This course is designed for non-majors. Students electing to take this course in order to meet their general education requirement for a laboratory science must take both BIO110 and BIO110L in the same semester. The course explores the many ways in which problems facing modern humans can be better understood and addressed through study of the biological sciences. Thus, the course is concerned with the basic biochemistry and cellular structure of all living organisms, genetics, anatomy and physiology of the body, disease, evolution, ecology and environmental issues

This course examines the role of statistics in the design, conduct and interpretation of biological research. Beginning with descriptive and inferential statistics, it proceeds through one and two-sample hypothesis testing, analysis of variance, linear regression, correlation, goodness of fit and contingency table analyses. Special attention is directed to the proper use of statistical software in data exploration and analysis.

An in-depth study of the structural and functional nature of the cell based on its molecular makeup. Emphasis will be placed on both biological and molecular technology.

This course examines how the various systems of the human body function and builds upon biologic principles presented in first-year biology courses. Designed as a service course for nonmajors, this course may not be used towards hours in the Biology or Environmental Sciences majors.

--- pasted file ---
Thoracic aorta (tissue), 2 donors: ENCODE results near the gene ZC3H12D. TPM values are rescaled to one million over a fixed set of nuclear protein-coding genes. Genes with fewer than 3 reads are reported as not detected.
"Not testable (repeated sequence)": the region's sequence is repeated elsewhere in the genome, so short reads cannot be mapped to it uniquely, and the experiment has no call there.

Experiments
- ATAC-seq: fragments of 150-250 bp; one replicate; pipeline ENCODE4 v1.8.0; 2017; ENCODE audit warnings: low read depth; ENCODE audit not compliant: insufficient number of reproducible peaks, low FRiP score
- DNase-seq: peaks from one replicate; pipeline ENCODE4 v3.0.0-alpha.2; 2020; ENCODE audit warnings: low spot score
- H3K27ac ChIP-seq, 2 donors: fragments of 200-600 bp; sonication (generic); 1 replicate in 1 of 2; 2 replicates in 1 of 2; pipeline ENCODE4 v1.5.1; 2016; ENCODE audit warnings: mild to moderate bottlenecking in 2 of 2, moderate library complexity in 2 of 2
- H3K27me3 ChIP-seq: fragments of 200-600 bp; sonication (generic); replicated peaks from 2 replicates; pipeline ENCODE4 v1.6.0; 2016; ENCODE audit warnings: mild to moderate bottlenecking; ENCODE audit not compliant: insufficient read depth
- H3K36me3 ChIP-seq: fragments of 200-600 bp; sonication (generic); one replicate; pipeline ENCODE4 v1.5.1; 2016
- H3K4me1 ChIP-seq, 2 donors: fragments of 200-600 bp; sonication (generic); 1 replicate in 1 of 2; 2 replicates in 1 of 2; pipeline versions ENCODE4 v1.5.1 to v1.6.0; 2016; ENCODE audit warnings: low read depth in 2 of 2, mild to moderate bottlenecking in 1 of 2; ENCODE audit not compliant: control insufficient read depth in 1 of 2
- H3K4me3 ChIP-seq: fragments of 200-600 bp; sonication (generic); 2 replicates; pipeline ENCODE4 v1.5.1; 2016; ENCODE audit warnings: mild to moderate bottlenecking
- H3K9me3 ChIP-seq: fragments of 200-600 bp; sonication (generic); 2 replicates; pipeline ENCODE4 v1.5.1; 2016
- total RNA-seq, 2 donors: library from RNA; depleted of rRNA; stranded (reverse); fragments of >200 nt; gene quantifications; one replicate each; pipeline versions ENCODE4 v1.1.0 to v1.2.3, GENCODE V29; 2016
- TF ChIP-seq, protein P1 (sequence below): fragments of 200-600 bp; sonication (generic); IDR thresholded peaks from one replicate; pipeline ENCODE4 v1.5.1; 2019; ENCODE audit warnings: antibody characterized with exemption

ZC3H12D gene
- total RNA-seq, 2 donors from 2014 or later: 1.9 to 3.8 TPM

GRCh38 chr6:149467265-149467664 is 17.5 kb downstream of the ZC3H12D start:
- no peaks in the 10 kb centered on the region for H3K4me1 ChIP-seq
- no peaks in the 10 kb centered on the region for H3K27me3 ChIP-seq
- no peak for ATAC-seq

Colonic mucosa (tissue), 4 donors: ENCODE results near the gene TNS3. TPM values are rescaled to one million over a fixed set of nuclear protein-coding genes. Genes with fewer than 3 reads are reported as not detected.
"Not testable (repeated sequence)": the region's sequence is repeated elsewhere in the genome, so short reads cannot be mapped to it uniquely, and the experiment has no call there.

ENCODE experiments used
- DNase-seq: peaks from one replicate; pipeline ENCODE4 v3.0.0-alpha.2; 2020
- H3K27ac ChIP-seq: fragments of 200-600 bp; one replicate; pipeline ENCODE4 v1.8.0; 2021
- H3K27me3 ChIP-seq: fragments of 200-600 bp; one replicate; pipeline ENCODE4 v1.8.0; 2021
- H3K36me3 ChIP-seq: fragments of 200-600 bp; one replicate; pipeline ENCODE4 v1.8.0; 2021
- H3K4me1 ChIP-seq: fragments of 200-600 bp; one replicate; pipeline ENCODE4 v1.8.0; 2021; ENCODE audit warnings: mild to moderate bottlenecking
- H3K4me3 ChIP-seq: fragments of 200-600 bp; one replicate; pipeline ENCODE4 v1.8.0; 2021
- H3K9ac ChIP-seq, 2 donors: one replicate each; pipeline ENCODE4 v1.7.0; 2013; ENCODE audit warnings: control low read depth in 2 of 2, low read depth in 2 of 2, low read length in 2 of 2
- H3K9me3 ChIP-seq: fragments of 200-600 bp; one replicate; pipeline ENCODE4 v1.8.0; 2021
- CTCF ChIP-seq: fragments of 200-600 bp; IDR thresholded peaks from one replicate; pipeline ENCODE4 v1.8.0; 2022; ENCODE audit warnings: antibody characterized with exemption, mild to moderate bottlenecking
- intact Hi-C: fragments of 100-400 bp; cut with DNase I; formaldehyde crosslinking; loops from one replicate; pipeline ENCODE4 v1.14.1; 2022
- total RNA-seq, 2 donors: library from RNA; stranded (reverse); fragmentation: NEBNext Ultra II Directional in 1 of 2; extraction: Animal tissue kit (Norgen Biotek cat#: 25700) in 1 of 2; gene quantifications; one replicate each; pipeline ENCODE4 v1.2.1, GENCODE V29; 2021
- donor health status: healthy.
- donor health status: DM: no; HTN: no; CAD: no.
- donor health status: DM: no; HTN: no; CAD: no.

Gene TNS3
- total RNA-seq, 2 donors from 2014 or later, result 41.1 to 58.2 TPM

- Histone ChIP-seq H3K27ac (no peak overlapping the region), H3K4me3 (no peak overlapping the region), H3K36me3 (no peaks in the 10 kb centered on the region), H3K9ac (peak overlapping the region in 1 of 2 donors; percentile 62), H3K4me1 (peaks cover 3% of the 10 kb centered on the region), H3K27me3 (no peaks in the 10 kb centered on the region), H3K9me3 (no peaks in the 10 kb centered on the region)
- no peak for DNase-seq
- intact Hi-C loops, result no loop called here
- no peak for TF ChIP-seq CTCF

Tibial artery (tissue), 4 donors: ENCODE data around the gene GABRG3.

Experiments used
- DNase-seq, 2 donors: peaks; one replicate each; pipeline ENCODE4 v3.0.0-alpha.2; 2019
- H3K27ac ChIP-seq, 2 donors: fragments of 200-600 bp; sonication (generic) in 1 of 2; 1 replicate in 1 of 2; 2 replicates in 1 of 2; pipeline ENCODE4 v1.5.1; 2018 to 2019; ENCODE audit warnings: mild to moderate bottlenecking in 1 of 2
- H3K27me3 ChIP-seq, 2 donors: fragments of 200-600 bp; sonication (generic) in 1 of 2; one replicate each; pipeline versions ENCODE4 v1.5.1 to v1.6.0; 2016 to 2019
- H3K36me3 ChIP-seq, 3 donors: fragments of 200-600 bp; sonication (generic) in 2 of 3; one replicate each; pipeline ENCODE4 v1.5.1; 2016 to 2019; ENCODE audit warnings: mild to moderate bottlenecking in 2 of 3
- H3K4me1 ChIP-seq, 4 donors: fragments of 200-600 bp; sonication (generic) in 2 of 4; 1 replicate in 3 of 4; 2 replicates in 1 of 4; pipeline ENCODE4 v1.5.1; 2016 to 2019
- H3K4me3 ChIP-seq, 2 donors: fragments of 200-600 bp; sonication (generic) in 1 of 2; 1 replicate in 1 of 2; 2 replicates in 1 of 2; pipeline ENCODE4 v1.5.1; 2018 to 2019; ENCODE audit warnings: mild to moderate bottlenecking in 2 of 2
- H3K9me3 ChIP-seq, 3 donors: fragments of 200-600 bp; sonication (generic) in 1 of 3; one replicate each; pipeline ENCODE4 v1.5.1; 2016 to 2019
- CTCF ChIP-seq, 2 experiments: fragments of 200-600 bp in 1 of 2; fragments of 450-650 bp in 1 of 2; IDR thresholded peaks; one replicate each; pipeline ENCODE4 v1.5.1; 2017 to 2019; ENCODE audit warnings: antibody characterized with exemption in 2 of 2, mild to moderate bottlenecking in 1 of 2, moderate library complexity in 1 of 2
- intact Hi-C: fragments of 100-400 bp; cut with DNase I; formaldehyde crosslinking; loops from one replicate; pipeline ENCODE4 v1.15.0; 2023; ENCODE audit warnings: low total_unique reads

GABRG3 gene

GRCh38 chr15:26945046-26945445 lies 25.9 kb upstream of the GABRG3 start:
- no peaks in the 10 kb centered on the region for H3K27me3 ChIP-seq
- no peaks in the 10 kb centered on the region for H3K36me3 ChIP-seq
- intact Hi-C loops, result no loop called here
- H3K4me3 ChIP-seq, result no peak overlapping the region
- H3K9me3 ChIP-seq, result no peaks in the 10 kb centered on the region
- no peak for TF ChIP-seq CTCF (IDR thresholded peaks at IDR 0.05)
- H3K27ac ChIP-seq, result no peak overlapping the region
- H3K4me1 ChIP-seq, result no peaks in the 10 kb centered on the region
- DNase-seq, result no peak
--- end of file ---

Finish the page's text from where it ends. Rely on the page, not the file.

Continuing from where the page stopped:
Introduction to general principles and techniques of the study of micro-organisms of air, water, foods and soils, and relationship of such organisms to health and disease in plants and animals.

Study of somatic and inherited mutations that promote carcinogenesis, the development of genetic testing for cancer, and molecular targets for cancer therapy.

This course is a continuation of the sequence which begins with BIO 363 and covers the remaining physiological systems including cardiovascular, immune respiratory, urinary digestive, and reproductive. Cadavers and live animal models continue to enhance lab exploration. Required of Athletic Training Majors.

This course is a companion to BIO 364 for students who wish to qualify for BIO 403, Cadaver Prosection, for the following Fall. Students will develop dissection skills on preserved cats, and will be tested on cat anatomy. Students will assist in conducting tours of the Cadaver Lab for local high school students and other interested parties.